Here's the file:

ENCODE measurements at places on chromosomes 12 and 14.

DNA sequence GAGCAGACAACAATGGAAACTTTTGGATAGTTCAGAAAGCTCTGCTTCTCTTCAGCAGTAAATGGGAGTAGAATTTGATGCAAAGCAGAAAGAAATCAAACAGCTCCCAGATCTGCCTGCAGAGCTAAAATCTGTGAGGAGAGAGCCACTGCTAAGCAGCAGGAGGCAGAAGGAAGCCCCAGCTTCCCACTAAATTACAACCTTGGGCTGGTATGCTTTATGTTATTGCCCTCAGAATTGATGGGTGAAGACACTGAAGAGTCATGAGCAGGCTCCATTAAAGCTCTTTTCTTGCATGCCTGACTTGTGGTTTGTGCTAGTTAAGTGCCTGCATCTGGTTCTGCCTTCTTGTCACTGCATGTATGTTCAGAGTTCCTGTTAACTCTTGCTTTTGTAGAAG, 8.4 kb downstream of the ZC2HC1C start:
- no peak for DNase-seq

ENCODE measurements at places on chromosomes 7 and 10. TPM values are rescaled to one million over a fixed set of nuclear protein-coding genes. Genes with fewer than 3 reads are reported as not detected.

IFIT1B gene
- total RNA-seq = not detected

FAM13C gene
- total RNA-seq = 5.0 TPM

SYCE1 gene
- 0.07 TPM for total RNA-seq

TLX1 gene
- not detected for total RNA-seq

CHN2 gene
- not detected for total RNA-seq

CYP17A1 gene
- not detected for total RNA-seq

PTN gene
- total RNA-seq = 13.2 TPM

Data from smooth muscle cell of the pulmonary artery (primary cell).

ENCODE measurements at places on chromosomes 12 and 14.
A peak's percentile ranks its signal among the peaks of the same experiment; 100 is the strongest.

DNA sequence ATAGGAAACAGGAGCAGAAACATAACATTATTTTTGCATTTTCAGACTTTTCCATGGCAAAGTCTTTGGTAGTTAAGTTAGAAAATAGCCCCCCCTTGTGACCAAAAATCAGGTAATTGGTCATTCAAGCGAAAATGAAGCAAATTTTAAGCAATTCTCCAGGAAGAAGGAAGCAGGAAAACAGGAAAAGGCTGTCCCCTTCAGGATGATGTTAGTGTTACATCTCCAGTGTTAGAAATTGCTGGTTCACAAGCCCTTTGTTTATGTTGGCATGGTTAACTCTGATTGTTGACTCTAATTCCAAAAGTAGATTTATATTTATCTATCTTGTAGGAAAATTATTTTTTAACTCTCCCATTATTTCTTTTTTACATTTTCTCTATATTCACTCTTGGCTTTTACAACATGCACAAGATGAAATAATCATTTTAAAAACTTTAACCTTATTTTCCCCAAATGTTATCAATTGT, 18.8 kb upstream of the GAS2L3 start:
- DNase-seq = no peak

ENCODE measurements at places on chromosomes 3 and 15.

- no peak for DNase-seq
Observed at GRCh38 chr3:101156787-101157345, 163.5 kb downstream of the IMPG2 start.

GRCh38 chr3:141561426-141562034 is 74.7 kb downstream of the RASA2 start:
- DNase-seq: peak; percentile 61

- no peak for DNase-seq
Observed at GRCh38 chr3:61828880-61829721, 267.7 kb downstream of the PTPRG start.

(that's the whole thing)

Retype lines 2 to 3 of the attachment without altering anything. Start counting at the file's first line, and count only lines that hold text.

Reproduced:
DNA sequence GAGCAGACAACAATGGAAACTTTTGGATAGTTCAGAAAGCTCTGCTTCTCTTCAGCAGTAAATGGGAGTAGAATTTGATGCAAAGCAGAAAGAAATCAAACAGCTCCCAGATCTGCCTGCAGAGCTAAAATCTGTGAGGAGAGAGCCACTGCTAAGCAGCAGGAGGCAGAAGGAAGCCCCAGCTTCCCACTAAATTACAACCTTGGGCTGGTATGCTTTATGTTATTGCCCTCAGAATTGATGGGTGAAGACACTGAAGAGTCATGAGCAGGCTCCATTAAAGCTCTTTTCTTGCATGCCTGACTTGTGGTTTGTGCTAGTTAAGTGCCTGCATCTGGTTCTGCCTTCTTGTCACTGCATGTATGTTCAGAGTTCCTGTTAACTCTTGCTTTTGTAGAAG, 8.4 kb downstream of the ZC2HC1C start:
- no peak for DNase-seq